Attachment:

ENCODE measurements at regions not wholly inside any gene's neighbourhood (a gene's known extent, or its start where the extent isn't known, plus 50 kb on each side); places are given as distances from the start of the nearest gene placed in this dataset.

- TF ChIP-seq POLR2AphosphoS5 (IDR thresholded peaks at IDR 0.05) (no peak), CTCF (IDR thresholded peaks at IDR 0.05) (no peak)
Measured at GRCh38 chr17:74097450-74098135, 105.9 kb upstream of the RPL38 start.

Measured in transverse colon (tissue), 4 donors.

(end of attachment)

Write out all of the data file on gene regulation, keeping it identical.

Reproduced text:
ENCODE measurements at regions not wholly inside any gene's neighbourhood (a gene's known extent, or its start where the extent isn't known, plus 50 kb on each side); places are given as distances from the start of the nearest gene placed in this dataset.

- TF ChIP-seq POLR2AphosphoS5 (IDR thresholded peaks at IDR 0.05) (no peak), CTCF (IDR thresholded peaks at IDR 0.05) (no peak)
Measured at GRCh38 chr17:74097450-74098135, 105.9 kb upstream of the RPL38 start.

Measured in transverse colon (tissue), 4 donors.